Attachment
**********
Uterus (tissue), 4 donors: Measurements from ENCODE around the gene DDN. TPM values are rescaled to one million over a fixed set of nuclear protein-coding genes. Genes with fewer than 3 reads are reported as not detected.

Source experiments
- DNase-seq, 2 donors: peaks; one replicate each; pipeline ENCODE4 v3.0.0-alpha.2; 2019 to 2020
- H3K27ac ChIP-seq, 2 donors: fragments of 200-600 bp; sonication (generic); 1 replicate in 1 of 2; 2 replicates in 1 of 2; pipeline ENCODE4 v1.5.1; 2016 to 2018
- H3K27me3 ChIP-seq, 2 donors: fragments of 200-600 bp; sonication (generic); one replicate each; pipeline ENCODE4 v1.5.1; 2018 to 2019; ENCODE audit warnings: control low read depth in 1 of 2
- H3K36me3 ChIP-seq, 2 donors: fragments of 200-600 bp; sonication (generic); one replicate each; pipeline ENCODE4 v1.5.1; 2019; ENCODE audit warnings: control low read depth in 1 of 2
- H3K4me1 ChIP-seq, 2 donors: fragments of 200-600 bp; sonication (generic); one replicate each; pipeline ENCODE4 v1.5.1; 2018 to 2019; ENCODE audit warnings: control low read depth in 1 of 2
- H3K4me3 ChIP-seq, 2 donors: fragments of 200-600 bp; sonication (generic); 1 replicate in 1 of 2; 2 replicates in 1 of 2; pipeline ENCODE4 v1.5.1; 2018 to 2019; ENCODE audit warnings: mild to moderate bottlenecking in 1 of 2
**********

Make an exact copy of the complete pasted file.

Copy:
Uterus (tissue), 4 donors: Measurements from ENCODE around the gene DDN. TPM values are rescaled to one million over a fixed set of nuclear protein-coding genes. Genes with fewer than 3 reads are reported as not detected.

Source experiments
- DNase-seq, 2 donors: peaks; one replicate each; pipeline ENCODE4 v3.0.0-alpha.2; 2019 to 2020
- H3K27ac ChIP-seq, 2 donors: fragments of 200-600 bp; sonication (generic); 1 replicate in 1 of 2; 2 replicates in 1 of 2; pipeline ENCODE4 v1.5.1; 2016 to 2018
- H3K27me3 ChIP-seq, 2 donors: fragments of 200-600 bp; sonication (generic); one replicate each; pipeline ENCODE4 v1.5.1; 2018 to 2019; ENCODE audit warnings: control low read depth in 1 of 2
- H3K36me3 ChIP-seq, 2 donors: fragments of 200-600 bp; sonication (generic); one replicate each; pipeline ENCODE4 v1.5.1; 2019; ENCODE audit warnings: control low read depth in 1 of 2
- H3K4me1 ChIP-seq, 2 donors: fragments of 200-600 bp; sonication (generic); one replicate each; pipeline ENCODE4 v1.5.1; 2018 to 2019; ENCODE audit warnings: control low read depth in 1 of 2
- H3K4me3 ChIP-seq, 2 donors: fragments of 200-600 bp; sonication (generic); 1 replicate in 1 of 2; 2 replicates in 1 of 2; pipeline ENCODE4 v1.5.1; 2018 to 2019; ENCODE audit warnings: mild to moderate bottlenecking in 1 of 2